Each activity is described by a "MeanTimes" parameter in the first column (how many times it is executed, for one execution of the graph) and by its use of logical services which include logical processor instruction executions, file operations, and execution of other software modules. There is a column for each service, with the mean execution count. When this information is first obtained it is usually easier and more useful to define values for logical services rather than for hardware operations. Thus, a number of file read operations may be identified in the software and the expected number of these operations within one activity may be recorded. This leaves the task of identifying
to a later analysis, when more is known about the application, the operating system, the configuration, and the choice of hardware devices. For instance a file to be read may be on a disk attached to the processor, or accessed over a local network from a network file system like NFS. Both cases may have to be analyzed; the difference arises not in the description of the software but in other decisions. The case of file operations will be considered again, for example to deal with the size of each operation.
At the bottom of Figure 1. a set of totals is shown, which are the total request counts for service demands when the graph is executed once. The graph can be represented as a single aggregate activity, possibly for use within a graph written at a larger scale, and these are the parameters of that aggregate activity. In Figure 1. the graph is given the name g, and the aggregate activity has the same name.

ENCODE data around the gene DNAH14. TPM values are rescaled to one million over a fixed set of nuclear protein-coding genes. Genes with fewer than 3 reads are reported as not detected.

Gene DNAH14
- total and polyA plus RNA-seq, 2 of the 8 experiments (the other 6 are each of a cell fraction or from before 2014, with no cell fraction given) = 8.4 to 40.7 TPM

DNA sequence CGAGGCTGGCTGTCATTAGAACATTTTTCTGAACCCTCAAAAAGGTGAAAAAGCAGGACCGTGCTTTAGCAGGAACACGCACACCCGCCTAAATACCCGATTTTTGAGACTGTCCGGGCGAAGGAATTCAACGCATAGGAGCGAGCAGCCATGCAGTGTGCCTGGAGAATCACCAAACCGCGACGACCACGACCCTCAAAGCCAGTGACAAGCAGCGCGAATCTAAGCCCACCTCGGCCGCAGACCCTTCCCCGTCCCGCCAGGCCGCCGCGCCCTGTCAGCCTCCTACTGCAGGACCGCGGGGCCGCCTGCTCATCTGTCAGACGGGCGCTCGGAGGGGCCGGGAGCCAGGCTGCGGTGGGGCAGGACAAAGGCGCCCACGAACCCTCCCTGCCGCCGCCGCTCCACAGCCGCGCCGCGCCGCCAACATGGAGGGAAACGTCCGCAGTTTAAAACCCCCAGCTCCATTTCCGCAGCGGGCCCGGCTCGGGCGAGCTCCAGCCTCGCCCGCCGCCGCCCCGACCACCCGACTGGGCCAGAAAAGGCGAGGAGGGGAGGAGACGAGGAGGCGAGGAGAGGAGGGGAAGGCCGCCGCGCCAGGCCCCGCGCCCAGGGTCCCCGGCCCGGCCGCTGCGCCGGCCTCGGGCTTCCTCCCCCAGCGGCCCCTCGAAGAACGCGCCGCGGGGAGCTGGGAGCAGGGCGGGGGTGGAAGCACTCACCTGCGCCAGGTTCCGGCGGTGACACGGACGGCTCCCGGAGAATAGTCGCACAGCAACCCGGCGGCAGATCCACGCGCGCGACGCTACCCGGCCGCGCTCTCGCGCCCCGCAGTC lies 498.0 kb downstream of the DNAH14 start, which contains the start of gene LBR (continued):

Hardware device services are treated uniformly, defining an operation as a service. For processors we use the unit of the mega-instruction, or M-In, to obtain units of useful numeric size (since most operations take thousands or millions of instructions).
If, in Figure 1., we wanted to consider the file operations and the X-server operations Xwin.create and Xwin.inout as internal to the activities A to G we would have to substitute in their CPU service and disk operation request counts. Then we obtain the service request counts just for CPU and disk operations as shown in Figure 2. In this way all the logical service requests can be eliminated and the device request rate found; it is then only a small step to get a performance model as discussed in the previous chapter. This will be detailed below as Reduction R1.
Figure 1. Activity Graphs for a Module with Two Entries
Figure 2. Activity Graphs for a Module with Two Entries, with Software Service Demands Resolved into their Device Demands